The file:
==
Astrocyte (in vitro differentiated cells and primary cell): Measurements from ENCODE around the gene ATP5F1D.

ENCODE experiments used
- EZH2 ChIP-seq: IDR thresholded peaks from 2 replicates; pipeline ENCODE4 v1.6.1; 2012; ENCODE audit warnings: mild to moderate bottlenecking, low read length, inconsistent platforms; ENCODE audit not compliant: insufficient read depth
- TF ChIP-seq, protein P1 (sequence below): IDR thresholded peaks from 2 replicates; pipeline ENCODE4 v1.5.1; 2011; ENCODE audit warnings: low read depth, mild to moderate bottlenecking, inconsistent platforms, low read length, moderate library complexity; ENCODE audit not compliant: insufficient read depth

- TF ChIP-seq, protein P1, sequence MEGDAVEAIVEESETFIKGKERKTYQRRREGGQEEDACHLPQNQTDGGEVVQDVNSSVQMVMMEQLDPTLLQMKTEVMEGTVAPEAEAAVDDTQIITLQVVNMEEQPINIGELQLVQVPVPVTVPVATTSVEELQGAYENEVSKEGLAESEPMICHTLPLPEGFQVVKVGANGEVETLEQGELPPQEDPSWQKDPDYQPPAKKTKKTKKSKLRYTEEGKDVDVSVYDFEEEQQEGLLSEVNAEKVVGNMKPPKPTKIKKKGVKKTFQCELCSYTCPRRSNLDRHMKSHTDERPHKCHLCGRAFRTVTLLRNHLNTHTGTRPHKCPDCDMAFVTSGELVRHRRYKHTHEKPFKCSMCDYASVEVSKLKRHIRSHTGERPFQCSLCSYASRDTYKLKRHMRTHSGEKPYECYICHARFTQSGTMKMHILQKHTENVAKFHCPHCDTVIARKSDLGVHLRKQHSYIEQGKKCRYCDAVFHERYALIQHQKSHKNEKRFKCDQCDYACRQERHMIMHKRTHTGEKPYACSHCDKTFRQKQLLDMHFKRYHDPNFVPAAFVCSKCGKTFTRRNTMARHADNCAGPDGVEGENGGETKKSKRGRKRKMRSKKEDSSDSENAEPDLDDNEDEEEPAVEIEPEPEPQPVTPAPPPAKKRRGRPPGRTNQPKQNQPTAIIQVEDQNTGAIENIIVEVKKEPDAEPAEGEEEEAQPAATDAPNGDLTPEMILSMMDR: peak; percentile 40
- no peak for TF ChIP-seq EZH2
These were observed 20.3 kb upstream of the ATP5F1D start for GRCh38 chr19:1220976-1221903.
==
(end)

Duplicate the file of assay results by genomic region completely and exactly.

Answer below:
Astrocyte (in vitro differentiated cells and primary cell): Measurements from ENCODE around the gene ATP5F1D.

ENCODE experiments used
- EZH2 ChIP-seq: IDR thresholded peaks from 2 replicates; pipeline ENCODE4 v1.6.1; 2012; ENCODE audit warnings: mild to moderate bottlenecking, low read length, inconsistent platforms; ENCODE audit not compliant: insufficient read depth
- TF ChIP-seq, protein P1 (sequence below): IDR thresholded peaks from 2 replicates; pipeline ENCODE4 v1.5.1; 2011; ENCODE audit warnings: low read depth, mild to moderate bottlenecking, inconsistent platforms, low read length, moderate library complexity; ENCODE audit not compliant: insufficient read depth

- TF ChIP-seq, protein P1, sequence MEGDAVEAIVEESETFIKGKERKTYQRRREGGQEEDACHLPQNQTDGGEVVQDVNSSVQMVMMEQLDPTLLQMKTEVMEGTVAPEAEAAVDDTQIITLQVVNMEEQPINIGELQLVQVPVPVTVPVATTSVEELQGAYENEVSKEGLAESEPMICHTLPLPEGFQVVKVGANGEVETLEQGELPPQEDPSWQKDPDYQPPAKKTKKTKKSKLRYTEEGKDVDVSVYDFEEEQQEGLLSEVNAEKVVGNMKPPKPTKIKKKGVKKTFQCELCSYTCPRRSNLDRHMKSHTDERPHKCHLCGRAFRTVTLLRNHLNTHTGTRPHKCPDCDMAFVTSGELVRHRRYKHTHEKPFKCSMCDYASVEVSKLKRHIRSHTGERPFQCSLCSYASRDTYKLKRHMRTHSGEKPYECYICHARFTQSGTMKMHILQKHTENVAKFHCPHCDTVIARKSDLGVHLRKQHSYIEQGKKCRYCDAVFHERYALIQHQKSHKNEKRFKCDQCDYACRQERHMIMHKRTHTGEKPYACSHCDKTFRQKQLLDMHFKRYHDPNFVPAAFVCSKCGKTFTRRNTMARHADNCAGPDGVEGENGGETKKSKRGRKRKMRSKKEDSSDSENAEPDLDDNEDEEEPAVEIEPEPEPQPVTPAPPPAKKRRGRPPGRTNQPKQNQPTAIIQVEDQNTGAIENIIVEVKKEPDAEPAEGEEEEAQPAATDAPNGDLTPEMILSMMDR: peak; percentile 40
- no peak for TF ChIP-seq EZH2
These were observed 20.3 kb upstream of the ATP5F1D start for GRCh38 chr19:1220976-1221903.